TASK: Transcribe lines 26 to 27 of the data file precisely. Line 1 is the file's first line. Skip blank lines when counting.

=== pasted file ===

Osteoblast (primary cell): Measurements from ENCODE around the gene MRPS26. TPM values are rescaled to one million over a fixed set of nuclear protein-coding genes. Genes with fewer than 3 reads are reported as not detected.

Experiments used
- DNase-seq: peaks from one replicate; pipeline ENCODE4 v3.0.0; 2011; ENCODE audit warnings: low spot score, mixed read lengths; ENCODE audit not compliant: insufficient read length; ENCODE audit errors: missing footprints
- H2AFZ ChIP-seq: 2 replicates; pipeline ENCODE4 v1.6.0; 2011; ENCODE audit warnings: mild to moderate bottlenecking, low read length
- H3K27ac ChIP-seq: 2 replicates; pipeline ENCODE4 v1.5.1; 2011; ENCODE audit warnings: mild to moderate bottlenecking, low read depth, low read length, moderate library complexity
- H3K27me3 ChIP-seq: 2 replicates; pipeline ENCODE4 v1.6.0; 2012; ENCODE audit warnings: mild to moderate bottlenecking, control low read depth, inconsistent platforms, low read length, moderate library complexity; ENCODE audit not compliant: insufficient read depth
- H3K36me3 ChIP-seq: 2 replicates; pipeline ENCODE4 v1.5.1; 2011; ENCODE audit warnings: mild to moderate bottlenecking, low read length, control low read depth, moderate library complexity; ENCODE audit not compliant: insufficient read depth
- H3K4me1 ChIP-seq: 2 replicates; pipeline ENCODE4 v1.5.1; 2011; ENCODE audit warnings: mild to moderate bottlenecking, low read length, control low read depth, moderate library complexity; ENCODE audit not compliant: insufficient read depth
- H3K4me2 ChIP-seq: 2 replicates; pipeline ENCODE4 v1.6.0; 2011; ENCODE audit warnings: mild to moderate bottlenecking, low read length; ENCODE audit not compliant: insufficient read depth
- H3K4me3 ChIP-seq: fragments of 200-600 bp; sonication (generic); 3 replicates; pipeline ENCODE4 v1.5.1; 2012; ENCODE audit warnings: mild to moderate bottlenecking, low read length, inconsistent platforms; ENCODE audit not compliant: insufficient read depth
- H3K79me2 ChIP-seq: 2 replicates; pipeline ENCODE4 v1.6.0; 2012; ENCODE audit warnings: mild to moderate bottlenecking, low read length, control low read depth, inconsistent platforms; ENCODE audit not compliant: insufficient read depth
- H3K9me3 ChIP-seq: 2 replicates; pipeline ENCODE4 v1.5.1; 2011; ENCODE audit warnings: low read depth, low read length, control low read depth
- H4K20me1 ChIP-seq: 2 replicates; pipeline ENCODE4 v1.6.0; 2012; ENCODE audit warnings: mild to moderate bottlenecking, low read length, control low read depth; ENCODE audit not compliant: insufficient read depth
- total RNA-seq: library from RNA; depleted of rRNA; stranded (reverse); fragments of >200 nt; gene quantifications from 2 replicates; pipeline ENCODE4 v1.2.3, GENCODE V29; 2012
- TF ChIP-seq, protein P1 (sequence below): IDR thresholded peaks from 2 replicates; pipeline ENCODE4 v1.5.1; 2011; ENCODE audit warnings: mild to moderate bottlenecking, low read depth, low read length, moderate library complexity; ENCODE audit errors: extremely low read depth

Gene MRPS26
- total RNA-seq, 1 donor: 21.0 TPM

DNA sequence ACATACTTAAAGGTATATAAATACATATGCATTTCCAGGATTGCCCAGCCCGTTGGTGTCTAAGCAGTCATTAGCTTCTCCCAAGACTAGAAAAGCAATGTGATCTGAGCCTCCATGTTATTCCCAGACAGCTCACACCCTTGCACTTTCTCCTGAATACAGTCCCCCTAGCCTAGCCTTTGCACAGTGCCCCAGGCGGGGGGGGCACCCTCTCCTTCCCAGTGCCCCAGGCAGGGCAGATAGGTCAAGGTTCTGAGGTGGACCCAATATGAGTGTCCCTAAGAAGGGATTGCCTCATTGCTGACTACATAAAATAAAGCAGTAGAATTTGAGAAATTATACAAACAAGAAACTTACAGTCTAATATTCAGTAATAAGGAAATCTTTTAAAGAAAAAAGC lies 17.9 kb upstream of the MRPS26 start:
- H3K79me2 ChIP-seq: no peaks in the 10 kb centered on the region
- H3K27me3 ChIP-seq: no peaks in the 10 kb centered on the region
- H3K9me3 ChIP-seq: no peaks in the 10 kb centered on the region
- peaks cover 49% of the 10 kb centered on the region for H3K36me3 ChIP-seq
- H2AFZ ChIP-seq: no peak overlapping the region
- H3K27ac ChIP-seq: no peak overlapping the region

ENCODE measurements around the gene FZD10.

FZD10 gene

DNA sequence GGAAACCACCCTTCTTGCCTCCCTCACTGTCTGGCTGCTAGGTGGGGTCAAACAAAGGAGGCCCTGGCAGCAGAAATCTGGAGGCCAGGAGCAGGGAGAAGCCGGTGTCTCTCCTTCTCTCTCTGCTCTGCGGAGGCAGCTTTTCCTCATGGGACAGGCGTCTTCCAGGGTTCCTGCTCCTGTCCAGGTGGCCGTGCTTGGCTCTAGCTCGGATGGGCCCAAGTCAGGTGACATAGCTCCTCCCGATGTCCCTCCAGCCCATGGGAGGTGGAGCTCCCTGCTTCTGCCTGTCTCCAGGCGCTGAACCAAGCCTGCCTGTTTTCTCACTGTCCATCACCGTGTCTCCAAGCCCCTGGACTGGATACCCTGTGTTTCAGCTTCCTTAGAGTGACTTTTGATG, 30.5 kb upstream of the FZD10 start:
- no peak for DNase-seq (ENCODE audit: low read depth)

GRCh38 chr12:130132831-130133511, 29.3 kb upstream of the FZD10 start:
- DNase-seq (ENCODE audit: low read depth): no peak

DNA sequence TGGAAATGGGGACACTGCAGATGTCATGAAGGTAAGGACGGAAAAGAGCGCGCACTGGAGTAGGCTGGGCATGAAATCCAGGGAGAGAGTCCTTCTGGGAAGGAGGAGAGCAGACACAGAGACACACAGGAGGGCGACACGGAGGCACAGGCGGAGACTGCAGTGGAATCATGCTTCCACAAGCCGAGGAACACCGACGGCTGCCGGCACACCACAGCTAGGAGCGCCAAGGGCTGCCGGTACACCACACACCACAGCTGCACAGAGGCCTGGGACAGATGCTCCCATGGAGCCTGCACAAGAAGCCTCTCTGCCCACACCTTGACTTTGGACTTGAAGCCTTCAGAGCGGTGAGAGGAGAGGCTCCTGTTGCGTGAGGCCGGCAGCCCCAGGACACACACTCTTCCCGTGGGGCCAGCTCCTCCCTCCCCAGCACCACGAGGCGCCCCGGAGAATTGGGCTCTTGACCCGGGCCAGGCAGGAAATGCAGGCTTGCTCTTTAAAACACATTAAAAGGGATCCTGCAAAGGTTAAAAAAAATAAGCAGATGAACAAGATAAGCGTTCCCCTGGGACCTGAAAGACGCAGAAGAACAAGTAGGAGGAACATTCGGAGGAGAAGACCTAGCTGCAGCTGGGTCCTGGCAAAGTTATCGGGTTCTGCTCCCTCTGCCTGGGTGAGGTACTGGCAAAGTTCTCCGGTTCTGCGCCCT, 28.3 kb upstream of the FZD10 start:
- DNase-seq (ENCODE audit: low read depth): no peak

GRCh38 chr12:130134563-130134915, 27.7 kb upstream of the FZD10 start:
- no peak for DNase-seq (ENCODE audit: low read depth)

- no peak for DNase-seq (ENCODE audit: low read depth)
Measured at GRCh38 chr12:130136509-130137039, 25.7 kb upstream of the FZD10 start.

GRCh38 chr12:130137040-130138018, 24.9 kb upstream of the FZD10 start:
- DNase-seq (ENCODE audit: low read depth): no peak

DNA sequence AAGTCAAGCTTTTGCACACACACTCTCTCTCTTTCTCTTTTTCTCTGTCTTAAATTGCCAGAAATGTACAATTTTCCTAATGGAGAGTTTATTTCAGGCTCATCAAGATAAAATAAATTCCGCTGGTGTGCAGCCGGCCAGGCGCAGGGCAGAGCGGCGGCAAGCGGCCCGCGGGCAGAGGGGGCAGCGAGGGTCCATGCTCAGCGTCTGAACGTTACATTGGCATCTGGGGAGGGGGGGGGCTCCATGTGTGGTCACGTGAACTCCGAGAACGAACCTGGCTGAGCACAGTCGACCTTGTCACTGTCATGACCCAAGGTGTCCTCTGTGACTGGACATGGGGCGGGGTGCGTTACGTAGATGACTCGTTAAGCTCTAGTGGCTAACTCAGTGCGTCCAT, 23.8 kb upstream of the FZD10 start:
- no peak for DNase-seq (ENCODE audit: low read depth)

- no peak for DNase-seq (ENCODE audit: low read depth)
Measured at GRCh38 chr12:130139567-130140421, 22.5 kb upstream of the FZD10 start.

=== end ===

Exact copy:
FZD10 gene

DNA sequence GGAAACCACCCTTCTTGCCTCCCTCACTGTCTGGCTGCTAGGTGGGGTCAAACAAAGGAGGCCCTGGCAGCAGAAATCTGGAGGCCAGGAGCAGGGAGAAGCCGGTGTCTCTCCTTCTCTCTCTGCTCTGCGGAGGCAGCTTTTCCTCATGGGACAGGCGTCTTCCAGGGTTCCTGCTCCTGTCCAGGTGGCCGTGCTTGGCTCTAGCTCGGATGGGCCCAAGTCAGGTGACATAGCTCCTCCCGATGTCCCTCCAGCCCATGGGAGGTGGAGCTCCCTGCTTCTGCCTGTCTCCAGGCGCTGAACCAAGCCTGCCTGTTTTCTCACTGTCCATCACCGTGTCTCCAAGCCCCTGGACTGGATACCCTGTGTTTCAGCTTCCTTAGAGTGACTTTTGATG, 30.5 kb upstream of the FZD10 start: